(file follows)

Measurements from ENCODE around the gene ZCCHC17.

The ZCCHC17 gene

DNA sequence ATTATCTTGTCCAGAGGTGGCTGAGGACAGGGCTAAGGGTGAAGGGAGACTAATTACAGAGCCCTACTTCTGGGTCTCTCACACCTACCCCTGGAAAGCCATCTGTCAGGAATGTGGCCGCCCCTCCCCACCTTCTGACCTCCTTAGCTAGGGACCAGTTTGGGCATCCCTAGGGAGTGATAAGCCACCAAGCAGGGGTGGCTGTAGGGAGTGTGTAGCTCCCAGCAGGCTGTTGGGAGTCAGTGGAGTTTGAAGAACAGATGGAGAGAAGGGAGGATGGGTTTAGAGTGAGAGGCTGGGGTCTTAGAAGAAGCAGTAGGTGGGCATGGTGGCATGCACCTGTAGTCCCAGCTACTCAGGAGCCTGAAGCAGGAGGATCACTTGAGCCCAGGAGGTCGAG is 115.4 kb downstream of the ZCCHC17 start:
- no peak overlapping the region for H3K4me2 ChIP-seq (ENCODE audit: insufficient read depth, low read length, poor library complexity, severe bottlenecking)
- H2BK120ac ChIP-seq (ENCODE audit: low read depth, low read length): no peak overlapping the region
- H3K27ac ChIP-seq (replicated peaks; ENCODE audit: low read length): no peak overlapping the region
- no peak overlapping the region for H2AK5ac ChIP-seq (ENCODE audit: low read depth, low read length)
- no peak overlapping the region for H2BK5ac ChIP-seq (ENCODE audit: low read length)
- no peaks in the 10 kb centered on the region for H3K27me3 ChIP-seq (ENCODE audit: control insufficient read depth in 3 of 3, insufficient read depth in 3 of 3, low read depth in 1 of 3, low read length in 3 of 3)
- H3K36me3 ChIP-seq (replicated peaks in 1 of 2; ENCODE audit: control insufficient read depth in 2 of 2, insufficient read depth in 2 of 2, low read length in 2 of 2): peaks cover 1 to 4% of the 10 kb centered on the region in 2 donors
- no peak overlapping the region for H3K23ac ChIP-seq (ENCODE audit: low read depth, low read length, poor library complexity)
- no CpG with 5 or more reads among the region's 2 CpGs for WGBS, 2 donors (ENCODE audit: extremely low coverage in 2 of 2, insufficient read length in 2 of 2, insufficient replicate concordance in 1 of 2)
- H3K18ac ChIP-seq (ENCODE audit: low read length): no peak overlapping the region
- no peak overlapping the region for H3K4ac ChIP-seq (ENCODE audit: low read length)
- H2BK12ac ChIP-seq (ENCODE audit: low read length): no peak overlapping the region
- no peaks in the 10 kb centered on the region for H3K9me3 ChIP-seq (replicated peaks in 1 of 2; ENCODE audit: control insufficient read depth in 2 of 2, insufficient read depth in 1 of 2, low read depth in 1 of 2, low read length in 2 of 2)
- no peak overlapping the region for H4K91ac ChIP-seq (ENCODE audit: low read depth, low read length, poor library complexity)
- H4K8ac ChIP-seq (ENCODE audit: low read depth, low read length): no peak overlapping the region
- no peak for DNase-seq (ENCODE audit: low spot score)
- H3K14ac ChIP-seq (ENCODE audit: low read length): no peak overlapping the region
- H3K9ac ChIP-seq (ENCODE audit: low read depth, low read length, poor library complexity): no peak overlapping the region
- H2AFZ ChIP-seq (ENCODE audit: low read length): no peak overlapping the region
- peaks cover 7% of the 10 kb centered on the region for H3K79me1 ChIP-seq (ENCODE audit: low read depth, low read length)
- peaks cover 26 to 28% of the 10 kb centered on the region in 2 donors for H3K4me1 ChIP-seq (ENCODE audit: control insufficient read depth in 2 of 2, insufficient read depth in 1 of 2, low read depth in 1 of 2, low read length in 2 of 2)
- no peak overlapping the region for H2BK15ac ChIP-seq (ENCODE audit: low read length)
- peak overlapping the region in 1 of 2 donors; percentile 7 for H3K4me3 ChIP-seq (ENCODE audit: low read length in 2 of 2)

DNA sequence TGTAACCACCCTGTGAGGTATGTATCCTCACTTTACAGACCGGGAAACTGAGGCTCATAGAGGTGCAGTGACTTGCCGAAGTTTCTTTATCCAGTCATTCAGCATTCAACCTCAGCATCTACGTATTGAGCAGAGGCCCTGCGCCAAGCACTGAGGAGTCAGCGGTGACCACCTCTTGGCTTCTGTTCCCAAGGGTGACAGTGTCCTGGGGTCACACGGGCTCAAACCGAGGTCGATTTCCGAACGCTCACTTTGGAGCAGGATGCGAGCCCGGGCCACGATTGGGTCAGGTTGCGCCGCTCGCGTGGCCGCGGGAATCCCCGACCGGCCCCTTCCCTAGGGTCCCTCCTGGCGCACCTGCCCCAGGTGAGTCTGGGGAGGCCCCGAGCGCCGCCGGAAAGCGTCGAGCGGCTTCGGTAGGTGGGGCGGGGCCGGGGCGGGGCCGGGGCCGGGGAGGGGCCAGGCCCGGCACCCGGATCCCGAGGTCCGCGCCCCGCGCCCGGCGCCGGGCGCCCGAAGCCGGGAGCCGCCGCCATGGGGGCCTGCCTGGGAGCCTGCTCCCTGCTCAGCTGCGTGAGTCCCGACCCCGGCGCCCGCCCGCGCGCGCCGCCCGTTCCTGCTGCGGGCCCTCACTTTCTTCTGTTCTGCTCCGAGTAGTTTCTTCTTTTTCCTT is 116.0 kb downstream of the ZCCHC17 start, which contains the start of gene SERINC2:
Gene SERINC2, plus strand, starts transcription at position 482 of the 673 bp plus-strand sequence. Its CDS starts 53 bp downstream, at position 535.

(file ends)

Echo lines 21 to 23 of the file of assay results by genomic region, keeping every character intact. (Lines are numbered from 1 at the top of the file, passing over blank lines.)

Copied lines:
- H3K9ac ChIP-seq (ENCODE audit: low read depth, low read length, poor library complexity): no peak overlapping the region
- H2AFZ ChIP-seq (ENCODE audit: low read length): no peak overlapping the region
- peaks cover 7% of the 10 kb centered on the region for H3K79me1 ChIP-seq (ENCODE audit: low read depth, low read length)